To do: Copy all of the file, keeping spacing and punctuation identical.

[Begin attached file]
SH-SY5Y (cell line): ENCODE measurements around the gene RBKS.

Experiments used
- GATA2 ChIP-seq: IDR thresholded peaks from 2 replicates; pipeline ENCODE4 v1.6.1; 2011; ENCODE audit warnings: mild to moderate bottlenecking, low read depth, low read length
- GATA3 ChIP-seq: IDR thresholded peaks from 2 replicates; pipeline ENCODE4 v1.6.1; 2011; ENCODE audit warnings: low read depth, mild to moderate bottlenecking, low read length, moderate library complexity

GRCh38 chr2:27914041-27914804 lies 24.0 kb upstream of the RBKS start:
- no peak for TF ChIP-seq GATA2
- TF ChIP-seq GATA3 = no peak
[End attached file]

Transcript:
SH-SY5Y (cell line): ENCODE measurements around the gene RBKS.

Experiments used
- GATA2 ChIP-seq: IDR thresholded peaks from 2 replicates; pipeline ENCODE4 v1.6.1; 2011; ENCODE audit warnings: mild to moderate bottlenecking, low read depth, low read length
- GATA3 ChIP-seq: IDR thresholded peaks from 2 replicates; pipeline ENCODE4 v1.6.1; 2011; ENCODE audit warnings: low read depth, mild to moderate bottlenecking, low read length, moderate library complexity

GRCh38 chr2:27914041-27914804 lies 24.0 kb upstream of the RBKS start:
- no peak for TF ChIP-seq GATA2
- TF ChIP-seq GATA3 = no peak